I hope these five posts have been useful in your research. Please leave a comment if you've found the resources to be helpful, learned something new about your deaf ancestors or relatives by using the resources I've highlighted, or have helpful information about them to add. It's been a pleasure to provide these tips and strategies to the deaf and genealogical community and, in doing so, educate myself further about the three deaf DICKINSON siblings of my 3rd-great-grandmother.

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Other posts on this topic:

Tuesday's Tip: Researching Your Deaf Ancestors in U.S Federal Censuses

Tuesday's Tip: Using the U.S. Special Census on Deaf Family Marriages and Hearing Relatives, 1888-1895

Tuesday's Tip: Finding Deaf Ancestors and Relatives in Schools for the Deaf Historical Records

Tuesday's Tip: Locating Deaf Ancestors and Relatives in Other Major Record Groups


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Friday, April 10, 2015

Friday Finds and Follows: 10 April 2015



We've got two weeks of Finds and Follows to catch up on! Surgery went well and I'm recovering during my Spring Break, anticipating being able to return to work on time.

Articles and posts that caught my eye:

The Day the Earth Moved, March 27, 1964 by Terri Hatch Politi at Unearthing My Family Roots - having been born and grown up in Alaska, I heard lots of stories about the great earthquake and tsunami that occurred three years before my birth. Terri gives her personal perspective on this event.

A Marriage Record Is a Marriage Record Is a Marriage Record—Not! by Elizabeth Shown Mills at QuickTips: The Blog @ Evidence Explained - Elizabeth describes a plethora of marriage record types.

Redux: per capita, per stirpes by Judy G. Russell at The Legal Genealogist - if you're poking around at an 18th or 19th century will, and trying to figure out who is getting what, you'll appreciate this explanation and accompanying table.

Why Researching Your Ancestor’s FAN Club is Important by Elyse Doerflinger at Elyse's Genealogy Blog - you definitely need this strategy to break down your brick walls!

Unofficial Record Keepers & Reasonably Exhaustive Research by Elizabeth Shown Mills at QuickTips: The Blog @ Evidence Explained - here's another way to break down brick walls. Elizabeth explains who the unofficial record keepers were and why they were (and are!) important.

Things I Learned By Participating in the Genealogy Do-Over and The Genealogy Do-Over: The Best Thing I Did for my Genealogy by Dawn Kogutkiewicz at Dawning Genealogy - Dawn shares her wisdom and experience from Cycle One of the Genealogy Do-Over. (P.S. Cycle Two has begun if you'd like to join.)

New Jersey to Allow Access to Birth Records for People Adopted in the State by Dick Eastman at Eastman's Online Genealogy Newsletter - good news for New Jersey adoptees

Was Great-Grandpa Don Draper? by Donna Pointkouski at What's Past is Prologue - I admit, as a recent addict spending my surgery recovery/Spring Break on a Mad Men marathon, the title of this post was definitely eye-catching! Donna studies the correlation between her ancestor Joseph Zawodny and Don Draper. Beyond their hidden pasts, even their photographs look similar!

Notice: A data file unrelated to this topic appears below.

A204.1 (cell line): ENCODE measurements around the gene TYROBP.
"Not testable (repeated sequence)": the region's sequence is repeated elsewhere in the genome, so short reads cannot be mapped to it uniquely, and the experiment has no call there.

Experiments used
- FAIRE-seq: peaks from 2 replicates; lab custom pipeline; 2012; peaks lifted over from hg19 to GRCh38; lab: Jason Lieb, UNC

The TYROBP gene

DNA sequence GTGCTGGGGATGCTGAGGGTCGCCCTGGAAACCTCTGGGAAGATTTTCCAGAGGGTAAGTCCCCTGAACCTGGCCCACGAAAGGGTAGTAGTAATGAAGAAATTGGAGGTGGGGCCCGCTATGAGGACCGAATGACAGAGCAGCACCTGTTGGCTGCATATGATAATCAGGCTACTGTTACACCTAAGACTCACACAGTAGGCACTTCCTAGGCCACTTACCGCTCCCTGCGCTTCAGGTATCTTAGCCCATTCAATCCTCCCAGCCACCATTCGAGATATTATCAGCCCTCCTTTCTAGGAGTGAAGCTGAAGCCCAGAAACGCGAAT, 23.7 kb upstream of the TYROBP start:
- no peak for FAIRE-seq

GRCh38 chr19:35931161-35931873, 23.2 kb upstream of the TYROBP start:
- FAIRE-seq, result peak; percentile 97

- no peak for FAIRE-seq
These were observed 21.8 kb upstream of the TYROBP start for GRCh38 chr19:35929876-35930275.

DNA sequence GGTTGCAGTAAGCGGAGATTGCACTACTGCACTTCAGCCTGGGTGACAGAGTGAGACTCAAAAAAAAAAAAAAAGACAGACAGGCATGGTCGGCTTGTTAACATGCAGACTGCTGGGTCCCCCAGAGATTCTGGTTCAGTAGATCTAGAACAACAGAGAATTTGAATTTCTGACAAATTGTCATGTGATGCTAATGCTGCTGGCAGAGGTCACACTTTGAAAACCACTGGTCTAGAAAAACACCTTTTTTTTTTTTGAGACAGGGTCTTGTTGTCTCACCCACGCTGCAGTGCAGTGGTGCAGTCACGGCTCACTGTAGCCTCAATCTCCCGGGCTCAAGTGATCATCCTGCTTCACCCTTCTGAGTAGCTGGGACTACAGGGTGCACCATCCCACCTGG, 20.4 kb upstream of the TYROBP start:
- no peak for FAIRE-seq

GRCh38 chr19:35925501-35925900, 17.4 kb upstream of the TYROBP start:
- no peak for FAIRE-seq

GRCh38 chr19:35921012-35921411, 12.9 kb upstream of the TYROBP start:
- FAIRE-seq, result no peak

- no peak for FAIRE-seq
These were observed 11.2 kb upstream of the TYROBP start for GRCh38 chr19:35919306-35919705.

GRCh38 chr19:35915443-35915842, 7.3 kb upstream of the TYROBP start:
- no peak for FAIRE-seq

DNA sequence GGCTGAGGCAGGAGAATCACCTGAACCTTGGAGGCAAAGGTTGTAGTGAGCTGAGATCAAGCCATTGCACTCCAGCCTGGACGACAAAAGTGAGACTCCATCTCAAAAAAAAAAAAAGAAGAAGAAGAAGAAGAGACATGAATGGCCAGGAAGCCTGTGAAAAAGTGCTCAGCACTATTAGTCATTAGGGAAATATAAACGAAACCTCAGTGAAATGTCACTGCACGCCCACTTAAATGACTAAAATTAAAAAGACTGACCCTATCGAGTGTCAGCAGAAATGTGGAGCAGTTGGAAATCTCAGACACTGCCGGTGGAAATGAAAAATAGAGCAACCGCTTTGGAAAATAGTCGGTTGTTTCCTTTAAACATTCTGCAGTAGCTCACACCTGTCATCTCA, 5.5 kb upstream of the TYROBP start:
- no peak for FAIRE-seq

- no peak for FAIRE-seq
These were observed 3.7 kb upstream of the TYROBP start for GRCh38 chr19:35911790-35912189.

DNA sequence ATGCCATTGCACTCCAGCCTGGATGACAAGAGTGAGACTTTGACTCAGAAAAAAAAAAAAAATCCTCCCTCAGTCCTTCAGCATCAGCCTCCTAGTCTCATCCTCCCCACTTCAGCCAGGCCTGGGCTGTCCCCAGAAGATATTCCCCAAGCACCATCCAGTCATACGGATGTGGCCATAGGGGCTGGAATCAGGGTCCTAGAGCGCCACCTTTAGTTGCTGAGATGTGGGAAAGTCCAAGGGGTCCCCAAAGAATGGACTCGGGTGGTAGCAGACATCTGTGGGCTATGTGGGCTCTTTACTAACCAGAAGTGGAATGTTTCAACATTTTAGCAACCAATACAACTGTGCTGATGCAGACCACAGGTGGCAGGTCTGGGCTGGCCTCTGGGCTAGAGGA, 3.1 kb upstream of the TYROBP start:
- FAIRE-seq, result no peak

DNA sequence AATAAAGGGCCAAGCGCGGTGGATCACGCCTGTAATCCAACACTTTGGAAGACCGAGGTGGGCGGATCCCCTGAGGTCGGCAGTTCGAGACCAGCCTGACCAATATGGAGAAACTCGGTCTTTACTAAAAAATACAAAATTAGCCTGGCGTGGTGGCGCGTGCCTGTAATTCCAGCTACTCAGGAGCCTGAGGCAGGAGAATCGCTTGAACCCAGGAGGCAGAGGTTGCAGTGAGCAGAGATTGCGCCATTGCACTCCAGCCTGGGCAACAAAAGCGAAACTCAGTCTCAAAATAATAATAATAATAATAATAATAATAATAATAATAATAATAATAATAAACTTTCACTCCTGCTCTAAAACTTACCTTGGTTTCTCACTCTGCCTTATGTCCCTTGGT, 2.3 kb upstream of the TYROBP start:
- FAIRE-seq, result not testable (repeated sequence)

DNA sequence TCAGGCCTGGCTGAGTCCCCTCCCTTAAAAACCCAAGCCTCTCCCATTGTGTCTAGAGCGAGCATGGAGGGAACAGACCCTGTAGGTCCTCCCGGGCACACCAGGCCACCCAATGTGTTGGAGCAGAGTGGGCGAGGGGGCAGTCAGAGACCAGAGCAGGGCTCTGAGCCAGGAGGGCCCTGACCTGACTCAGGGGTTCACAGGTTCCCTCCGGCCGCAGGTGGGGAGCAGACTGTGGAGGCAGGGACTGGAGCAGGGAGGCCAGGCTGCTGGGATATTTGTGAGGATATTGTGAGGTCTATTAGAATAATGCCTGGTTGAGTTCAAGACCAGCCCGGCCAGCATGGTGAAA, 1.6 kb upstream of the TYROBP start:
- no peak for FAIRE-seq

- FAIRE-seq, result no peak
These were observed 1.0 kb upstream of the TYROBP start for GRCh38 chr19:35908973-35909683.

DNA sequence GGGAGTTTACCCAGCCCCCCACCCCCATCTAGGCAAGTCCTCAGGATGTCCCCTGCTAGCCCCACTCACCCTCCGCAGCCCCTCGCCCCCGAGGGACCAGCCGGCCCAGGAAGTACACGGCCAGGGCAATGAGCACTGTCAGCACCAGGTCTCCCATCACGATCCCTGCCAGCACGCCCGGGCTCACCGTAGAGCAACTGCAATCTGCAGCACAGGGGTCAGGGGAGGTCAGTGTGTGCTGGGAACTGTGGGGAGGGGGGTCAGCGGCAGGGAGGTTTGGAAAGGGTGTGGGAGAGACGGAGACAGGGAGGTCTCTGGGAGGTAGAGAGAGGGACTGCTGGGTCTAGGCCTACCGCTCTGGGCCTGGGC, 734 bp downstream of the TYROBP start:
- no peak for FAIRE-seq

Still waiting for the Holy Grail by Judy G. Russell at The Legal Genealogist - Judy separates hype from hypothesis in her examination of AncestryDNA's New Ancestor Discoveries.

Do you love courthouses? As a genealogist, you should! Our ancestors' lives are recorded in them, and they visited those buildings for a variety of reasons. Want to see some great old picture postcards of your ancestors' county courthouses? Check out CourthouseHistory.com.

The Civil War–How Our Country Dealt with the Aftermath by Diane Gould Hall at Michigan Family Trails - Did you ever wonder what we did with 620,000 dead bodies?

Roll in hay in 1830s adds a big gap to the family tree by Vera Miller at Lost Russian & Ukrainian Family - sometimes a family line will always remain incomplete

The Tax Payers Lists of 1791 by Anne Morddel at The French Genealogy Blog - you don't have to have French heritage to appreciate that tax lists in any country provide a wonderful census substitute. A very timely post for those of us in the United States attempting to make the April 15th deadline.

The Future of Genealogy – 6 Predictions by Louis Kessler at Behold Genealogy - Louis polishes his crystal ball. What do you think of his predictions?


My New Genealogy Follows at Twitter:

@CheerfulWord, @oftreesandink, @NewYorkGenes, @GenealogyEvent


Genealogy Facebook Pages I've "Liked":

Follow Me

Check out my websites:


Online Historical Directories 


Online Historical Newspapers

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Tuesday, April 07, 2015

Tuesday's Tip: Locating Deaf Ancestors and Relatives in Other Major Record Groups



March 13 marked the beginning of Deaf History Month 2015, which concludes on April 15. During this month, I will be listing tips and strategies for researching your deaf ancestors and relatives in historical records.

We've spent quite a bit of time looking at the three deaf siblings--John Fletcher Dickinson, Thomas Sherman Dickinson, and Harriet Ann (Dickinson) Root--of one of my 3rd-great-grandmother. We've found them in U.S Federal Census records, the special census on deaf family marriages, and Schools for the Deaf historical records.There are other major records groups that should be examined.